Echigo-sanjo cutlery Photo:Niigata Prefecture

Echigo-sanjo cutlery Echigo sanjo uchihamono

High quality hand-forged blades
Made by traditional master craftsmen

Description

Echigo-Sanjo Uchihamono are hammer-forged blades produced in Sanjo City, Niigata Prefecture. Unlike modern blades made using the stamp pressing and polishing techniques developed in the post-World War II period, these blades are produced by hand-hammering and applying time-honored Japanese metal working techniques. Originally, farming tools were made, but nowadays, a broad range of cutting tools are produced, such as everyday kitchen knives and scissors, or hatchets and chisels.
Echigo-Sanjo Uchihamono are distinguished by the high-standard of forge work in which red-hot metal is beaten and shaped. This forging technique enables easy shaping, and increases the blade’s strength by ensuring no micro spaces in the inner part of the metal, resulting in a high degree of strength and abrasion resistance. Of course, in keeping with the times some machinery may be used in the production process today, but the highly-skilled work such as preparing each individual blade edge is carried out by hand to maintain the traditional high quality finish.

History

Finally, multi-color woodblock printing became a significant part of the mass culture of Edo, and many artists were attracted to the medium resulting in the prolific production and sales of woodblock prints.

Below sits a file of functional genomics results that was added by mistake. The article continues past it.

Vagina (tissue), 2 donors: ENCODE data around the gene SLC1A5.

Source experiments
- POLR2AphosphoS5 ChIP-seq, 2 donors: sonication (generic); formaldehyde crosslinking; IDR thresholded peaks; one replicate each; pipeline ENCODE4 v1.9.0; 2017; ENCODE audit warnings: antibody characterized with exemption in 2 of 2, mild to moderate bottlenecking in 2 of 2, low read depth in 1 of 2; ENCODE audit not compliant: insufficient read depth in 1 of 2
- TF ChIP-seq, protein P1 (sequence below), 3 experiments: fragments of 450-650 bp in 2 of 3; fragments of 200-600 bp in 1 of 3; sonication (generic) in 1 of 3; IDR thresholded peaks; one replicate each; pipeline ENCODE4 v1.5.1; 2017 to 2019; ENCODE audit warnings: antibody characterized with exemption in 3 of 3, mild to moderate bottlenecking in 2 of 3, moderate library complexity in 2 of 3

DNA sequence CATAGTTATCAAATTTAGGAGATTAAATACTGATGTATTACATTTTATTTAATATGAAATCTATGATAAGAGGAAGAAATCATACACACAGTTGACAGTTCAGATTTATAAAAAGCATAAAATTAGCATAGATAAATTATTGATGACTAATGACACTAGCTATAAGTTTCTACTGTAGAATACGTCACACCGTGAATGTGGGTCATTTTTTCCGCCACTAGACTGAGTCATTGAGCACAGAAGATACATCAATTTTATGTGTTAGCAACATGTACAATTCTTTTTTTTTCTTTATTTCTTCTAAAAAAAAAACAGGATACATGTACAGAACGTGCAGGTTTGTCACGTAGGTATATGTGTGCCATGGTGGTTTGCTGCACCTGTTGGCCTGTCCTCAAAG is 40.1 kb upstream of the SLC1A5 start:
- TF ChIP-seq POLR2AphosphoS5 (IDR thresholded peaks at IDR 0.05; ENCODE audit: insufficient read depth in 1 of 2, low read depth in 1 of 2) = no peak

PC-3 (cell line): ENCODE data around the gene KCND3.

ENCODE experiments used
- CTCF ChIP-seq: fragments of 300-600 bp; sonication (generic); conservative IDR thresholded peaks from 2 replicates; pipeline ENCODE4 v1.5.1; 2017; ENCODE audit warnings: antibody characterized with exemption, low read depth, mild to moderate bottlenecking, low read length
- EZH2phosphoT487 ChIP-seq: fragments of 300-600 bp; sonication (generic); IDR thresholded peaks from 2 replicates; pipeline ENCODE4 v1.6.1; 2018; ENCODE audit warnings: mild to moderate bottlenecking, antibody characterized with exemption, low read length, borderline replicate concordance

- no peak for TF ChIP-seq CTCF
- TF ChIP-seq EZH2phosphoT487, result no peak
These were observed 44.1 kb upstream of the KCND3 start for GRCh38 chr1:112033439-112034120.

General Production Process

  1. 1. Forging (Forge Welding) Forging is the art of heating metal to a high temperature and then beating it to shape with a hammer or similar tool. The application of such pressure eliminates any space in the structure of the metal and increases its strength. Blade making is a highly skilled craft; the temperature of metal is gauged by its color, cherry red, orange, or white, each color indicating the optimal temperature for a particular task in the process. After heating at a temperature of about 900°C, the iron base and steel blade are first bonded using borax and iron oxide powder. For everyday kitchen knives, soft iron is used. Strong steel is used for blade edges; carbon tool steel (SK) or Yasuki steel are most commonly used.
  2. 2. Smith Forging The heated metal is repeatedly hammered to bond the steel and soft iron, and then returned to the fire, followed by further beating and heating; this repetition removes impurities and the glowing surfaces are tightly pressure-bonded. This thorough hammering of the blade edge roughly shapes the knife and is an important process to ensure a strong blade.
  3. 3. Shaping After the steel and soft iron are firmly bonded, while the soft iron is still cherry red, the metal is manually cut into a beautiful knife shape. Every blade carefully cut and shaped by hand is a testament to the years of skill and practice of the craftsmen.
  4. 4. Quenching Polishing powder and baked soil are mixed with water and applied to the whole surface of the shaped metal. After drying, the blade is again heated in a furnace at a temperature of 780°C or so; the craftsman assesses the color of the metal and removes the blade to quench it by plunging into cold water.
  5. 5. Tempering The quenched blade has increased strength but is also brittle. To give it toughness and durability, it is now tempered by putting it in a low-temperature furnace or oil at about 50 to 200°C and left to cool.
  6. 6. Blade Edging and Removing Warps Starting from a coarse whetstone, and gradually changing to a fine whetstone, the blade is ground to a sharp edge. A large volume of cooling water is used in the sharpening to prevent warps and irregularities, and ensure even strength throughout the length of the blade.

Where to Buy & More Information

Sanjo Kaji Dojo